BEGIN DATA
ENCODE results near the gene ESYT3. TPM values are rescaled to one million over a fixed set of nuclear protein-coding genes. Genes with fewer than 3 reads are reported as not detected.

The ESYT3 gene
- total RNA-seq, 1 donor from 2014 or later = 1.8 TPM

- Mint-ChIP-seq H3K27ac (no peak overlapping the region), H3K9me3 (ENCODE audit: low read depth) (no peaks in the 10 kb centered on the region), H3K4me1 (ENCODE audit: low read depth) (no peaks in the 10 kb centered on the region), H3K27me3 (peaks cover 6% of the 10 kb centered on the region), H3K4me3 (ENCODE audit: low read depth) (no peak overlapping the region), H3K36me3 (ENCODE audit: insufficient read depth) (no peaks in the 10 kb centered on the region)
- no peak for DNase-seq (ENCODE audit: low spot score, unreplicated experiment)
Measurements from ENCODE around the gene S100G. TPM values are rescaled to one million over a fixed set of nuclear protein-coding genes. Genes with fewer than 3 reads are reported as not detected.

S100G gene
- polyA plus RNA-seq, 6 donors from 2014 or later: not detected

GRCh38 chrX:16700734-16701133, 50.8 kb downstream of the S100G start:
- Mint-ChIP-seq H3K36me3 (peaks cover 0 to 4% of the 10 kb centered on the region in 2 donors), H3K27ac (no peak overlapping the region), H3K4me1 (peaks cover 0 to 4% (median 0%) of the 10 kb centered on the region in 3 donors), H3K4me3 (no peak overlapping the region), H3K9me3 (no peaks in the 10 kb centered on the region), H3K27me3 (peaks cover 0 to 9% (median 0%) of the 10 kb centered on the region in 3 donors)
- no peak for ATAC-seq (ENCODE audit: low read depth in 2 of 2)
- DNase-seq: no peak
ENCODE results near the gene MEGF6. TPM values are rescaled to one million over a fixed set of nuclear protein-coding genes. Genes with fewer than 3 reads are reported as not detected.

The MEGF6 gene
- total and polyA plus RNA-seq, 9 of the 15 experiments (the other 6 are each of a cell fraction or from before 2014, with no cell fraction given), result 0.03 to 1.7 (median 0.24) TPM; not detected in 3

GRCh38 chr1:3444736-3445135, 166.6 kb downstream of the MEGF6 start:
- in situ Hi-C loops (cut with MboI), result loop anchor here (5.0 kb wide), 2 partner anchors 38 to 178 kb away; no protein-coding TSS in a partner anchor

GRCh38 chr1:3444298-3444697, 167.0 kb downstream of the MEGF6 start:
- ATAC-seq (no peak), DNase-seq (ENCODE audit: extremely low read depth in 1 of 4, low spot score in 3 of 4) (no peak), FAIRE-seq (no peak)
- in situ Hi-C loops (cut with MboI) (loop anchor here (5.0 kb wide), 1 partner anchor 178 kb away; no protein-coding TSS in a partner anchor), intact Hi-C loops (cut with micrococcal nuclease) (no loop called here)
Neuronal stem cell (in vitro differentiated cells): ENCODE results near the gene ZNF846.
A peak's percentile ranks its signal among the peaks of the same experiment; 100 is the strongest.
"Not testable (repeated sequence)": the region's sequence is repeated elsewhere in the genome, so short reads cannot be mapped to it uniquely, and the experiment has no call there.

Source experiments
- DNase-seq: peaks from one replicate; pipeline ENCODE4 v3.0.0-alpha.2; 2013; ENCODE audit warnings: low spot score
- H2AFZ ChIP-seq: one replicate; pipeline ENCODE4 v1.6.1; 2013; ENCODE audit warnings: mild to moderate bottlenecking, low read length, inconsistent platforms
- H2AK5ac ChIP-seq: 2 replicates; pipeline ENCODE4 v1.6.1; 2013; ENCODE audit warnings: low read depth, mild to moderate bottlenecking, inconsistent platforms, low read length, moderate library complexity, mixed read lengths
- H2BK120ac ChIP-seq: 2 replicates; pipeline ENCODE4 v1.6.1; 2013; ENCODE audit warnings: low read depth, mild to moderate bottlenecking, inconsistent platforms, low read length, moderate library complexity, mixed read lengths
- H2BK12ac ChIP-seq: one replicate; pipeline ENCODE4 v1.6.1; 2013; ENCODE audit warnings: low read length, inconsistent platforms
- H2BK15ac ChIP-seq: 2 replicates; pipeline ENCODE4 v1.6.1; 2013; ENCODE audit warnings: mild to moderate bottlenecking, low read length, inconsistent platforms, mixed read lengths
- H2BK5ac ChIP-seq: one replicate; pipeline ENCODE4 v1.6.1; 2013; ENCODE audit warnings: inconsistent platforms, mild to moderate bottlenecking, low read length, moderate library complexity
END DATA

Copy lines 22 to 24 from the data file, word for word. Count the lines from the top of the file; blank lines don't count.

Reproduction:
A peak's percentile ranks its signal among the peaks of the same experiment; 100 is the strongest.
"Not testable (repeated sequence)": the region's sequence is repeated elsewhere in the genome, so short reads cannot be mapped to it uniquely, and the experiment has no call there.

Source experiments